Margo Price, Midwest Farmer’s Daughter- See above, except exchange man for woman

Drive By Truckers, American Band- Not afraid to take on the tough social issues of the day against a backdrop of powerful southern rock. Somehow made their best album minus Jason Isbell

Sturgill Simpson, A Sailor’s Guide to the Earth- The awe and wonder of someone witnessing their first child’s birth is captured perfectly in this record. Don’t miss his version of Nirvana’ In Bloom

Chance the Rapper, Coloring Book- A record built around the artist’s faith, gospel harmonies mixed with powerful instrumentation

 

Top 5 Movies I Watched (realizing I need to see more movies)

Hell or High Water- I’m not a big fan of Westerns, but this was one solid film. The story of two brothers who will do whatever it takes to save the family farm

The Man Who Knew Infinity– A movie about math, that’s really about more than math. Our friend Ken Ono worked on this fantastic story about the power of possibility. Jeremy Irons gives a performance that is pretty close to perfect.

Zootopia- Remember that I have an 8 year old and a 5 year old. This animated feature is for all ages, teaching us that we are not divided into predator and prey, but we are one.

Spotlight- Yes, I realize it came out last year, but I just saw it a few weeks ago. Wow, a sobering, powerful film.

Captain America: Civil War- Everyone loves a good superhero movie and to me, this was one of the best

 

Top 5 Books I Read

The Great Spiritual Migration, Brian McLaren If you want to know how Christianity will be practiced (and in many ways is now), this is an excellent and challenging read.

Just Mercy, Bryan Stevenson- A look at our justice system and how unjust it is towards many. A clear call to fix our broken (in many ways) justice system

The Advantage, Patrick Lencioni- I will utilize the learnings from this book for many years. Why do some organizations succeed while others fail? The key is culture and organizational health.

The Road to Character, David Brooks- There are deeper values that shape all of our lives. This books challenges us to rebalance the scales between our “resume virtues” and our “eulogy virtues”, using the stories of well-known and not so well known people.

Hillbilly Elegy, J.D. Vance- A look at the lives of those who come from rural Appalachia, the challenges they face, and the perspective they have.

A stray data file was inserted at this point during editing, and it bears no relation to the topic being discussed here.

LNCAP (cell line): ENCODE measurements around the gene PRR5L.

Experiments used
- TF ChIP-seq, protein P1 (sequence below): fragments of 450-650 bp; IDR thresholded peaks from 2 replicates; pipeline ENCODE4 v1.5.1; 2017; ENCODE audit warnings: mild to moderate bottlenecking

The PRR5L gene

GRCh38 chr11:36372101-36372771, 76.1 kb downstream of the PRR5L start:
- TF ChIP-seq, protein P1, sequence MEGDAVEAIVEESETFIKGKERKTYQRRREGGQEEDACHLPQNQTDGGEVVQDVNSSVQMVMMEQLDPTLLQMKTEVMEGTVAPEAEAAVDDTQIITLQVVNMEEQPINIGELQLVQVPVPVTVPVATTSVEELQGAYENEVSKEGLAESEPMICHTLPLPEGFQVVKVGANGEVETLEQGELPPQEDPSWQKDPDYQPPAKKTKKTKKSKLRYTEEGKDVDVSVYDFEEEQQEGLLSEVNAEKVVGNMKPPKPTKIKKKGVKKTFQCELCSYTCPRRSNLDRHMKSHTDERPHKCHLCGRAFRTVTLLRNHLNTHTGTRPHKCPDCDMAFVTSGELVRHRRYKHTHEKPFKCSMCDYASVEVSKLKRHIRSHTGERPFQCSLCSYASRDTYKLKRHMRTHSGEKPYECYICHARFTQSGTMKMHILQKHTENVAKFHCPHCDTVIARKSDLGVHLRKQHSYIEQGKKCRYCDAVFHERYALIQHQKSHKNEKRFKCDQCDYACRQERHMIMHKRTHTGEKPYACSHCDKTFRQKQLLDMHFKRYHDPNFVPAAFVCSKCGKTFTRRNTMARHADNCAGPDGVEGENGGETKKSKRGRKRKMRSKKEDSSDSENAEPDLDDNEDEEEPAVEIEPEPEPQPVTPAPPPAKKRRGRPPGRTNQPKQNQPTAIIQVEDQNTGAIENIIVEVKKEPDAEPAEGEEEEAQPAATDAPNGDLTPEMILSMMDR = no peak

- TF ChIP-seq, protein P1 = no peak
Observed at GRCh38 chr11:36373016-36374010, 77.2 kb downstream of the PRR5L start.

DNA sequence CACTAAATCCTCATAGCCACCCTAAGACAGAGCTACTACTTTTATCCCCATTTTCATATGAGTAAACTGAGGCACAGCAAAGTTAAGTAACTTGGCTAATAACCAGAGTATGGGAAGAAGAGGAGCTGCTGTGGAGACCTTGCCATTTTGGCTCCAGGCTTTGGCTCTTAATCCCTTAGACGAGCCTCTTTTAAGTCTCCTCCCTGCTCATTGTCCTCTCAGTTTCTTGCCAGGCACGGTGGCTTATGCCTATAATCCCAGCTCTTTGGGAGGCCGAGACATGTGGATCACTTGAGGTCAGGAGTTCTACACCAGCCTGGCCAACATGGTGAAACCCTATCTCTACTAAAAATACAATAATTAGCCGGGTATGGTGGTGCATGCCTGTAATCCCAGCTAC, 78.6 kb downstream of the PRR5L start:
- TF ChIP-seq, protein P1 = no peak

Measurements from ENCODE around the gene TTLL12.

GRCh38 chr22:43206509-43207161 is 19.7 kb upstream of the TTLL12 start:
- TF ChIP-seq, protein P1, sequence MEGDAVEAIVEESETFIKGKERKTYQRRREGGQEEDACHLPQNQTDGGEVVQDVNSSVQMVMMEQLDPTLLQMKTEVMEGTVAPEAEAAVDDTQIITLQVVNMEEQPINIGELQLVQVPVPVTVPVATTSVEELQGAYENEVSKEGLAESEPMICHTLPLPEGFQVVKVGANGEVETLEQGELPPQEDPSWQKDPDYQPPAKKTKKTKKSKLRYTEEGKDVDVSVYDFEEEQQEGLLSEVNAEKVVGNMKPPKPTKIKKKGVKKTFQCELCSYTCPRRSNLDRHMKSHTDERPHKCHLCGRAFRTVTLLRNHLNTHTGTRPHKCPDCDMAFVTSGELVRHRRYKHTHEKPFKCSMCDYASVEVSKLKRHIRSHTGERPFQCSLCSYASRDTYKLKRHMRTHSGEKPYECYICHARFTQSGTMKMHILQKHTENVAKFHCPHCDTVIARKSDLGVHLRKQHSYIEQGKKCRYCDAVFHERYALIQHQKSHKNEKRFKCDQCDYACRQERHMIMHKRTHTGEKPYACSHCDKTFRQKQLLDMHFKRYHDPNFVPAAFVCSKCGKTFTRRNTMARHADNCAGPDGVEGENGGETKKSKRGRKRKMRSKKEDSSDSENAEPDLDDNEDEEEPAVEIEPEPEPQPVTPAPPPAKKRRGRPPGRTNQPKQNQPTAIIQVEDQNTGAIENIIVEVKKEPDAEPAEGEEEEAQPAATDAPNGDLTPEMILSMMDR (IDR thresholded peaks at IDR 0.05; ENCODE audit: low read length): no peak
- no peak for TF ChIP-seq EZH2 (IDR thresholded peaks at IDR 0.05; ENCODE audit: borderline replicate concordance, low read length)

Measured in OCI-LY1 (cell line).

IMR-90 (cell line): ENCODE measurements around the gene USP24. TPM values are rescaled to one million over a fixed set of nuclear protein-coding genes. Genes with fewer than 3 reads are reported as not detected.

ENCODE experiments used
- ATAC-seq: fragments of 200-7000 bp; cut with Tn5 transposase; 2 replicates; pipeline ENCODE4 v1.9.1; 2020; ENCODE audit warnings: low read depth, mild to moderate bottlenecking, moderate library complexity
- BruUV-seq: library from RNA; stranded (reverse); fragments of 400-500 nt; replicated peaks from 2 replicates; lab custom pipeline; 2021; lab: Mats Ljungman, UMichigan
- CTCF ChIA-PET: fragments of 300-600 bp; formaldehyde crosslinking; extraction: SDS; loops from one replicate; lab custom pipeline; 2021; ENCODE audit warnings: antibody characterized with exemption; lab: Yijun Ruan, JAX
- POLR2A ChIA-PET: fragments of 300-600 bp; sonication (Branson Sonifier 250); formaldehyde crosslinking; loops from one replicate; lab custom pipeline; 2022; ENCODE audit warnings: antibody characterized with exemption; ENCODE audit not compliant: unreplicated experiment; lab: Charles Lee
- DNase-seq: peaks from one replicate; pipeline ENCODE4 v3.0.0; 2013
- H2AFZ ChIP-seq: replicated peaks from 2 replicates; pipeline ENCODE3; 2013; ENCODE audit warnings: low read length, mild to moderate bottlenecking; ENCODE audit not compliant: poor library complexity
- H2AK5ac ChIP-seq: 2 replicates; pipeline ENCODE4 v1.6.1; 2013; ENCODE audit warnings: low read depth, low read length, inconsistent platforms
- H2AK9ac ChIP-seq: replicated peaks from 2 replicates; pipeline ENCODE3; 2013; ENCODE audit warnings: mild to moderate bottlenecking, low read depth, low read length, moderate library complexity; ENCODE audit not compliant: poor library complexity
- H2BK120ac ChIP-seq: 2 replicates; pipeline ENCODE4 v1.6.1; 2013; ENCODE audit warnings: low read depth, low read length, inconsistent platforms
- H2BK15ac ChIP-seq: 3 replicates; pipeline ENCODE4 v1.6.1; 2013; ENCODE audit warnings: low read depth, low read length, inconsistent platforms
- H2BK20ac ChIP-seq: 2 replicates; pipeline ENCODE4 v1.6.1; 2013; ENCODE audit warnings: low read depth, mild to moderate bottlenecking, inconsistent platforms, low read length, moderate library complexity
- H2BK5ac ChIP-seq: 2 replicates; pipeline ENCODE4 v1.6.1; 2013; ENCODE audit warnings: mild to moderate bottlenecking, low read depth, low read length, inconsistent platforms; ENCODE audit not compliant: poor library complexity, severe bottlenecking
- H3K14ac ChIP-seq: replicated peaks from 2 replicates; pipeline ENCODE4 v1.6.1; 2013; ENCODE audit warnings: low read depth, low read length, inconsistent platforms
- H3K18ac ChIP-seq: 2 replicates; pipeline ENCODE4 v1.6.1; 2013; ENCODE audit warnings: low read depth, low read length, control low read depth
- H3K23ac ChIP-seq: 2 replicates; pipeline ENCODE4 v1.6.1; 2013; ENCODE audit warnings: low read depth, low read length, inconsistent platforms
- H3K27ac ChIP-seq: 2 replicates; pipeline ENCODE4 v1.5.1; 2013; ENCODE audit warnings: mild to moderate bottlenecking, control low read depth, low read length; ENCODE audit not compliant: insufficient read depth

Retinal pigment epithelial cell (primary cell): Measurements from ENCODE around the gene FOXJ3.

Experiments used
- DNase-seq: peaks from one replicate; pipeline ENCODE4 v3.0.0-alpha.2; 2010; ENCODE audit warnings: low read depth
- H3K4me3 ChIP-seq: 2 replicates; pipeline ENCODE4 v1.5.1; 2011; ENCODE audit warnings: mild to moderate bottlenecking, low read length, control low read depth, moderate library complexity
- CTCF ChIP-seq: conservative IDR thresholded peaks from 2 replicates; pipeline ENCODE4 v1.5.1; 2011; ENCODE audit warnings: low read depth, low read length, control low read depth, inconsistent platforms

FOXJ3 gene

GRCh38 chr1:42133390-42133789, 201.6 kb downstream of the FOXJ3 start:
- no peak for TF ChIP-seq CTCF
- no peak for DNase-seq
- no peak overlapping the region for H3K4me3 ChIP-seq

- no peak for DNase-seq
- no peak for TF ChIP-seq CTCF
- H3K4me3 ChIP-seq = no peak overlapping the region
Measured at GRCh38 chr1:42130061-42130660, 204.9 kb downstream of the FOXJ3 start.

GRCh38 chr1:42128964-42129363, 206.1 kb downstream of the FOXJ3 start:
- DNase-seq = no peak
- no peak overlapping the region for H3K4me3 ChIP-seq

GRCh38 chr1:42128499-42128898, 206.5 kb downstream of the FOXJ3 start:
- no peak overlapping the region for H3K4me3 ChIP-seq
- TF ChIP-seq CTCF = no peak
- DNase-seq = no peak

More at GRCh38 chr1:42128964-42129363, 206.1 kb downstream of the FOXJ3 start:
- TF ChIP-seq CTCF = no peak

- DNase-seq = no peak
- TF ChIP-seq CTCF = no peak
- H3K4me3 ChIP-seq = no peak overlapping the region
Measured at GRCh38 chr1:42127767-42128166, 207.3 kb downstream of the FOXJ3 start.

I’d love to know what you think of my list of hear what you would put on your Top 5.

All the best to you and yours in 2017

The Work of Christmas

This appeared today as the Christmas Day devotion for my congregation. Sandy Springs Christian Church.

 The child is here, and through him the whole world rejoices. I think we love Christmas Day so much because the world stops. We have some time to simply be. What a wonderful gift! Tomorrow, life will begin again, in more than one way. For you, what will be different now that the messiah is here? Will we rejoice at the new possibilities that are born through this child? Will we celebrate the new life offered through the messiah? The angels sing, the thrill of hope is real, a weary world rejoices– now what are we going to do?

The gift of Christmas calls us to be different. All of our expectation and preparation will be nullified if nothing in our lives and the world changes. Our reality is not unchangeable and the birth of a messiah is all the proof that we need.

Something I read every Christmas Day is Howard Thurman’s poem The Work of Christmas Begins. I share it with you now as it perfectly lays out our work following the gift of a messiah:

When the song of the angels is stilled,
When the star in the sky is gone,
When the kings and princes are home,
When the shepherds are back with their flock,
The work of Christmas begins:
To find the lost,
To heal the broken,
To feed the hungry,
To release the prisoner,
To rebuild the nations,
To bring peace among people,
To make music in the heart.

Merry Christmas!

3 Ways to Have Better Table Talk this Thanksgiving

An extended family meal. We are sitting there, eating our turkey (we have multiple Thanksgivings
to get in, so had to do one early). Suddenly, someone brings up the election. I know they voted differently than me. Everyone stops eating. Polite chatter ceases. An awkward silence ensues. It continues  until someone makes a random comment about something else. The sigh of relief you hear is the collective exhale around the table that we are moving on to something else.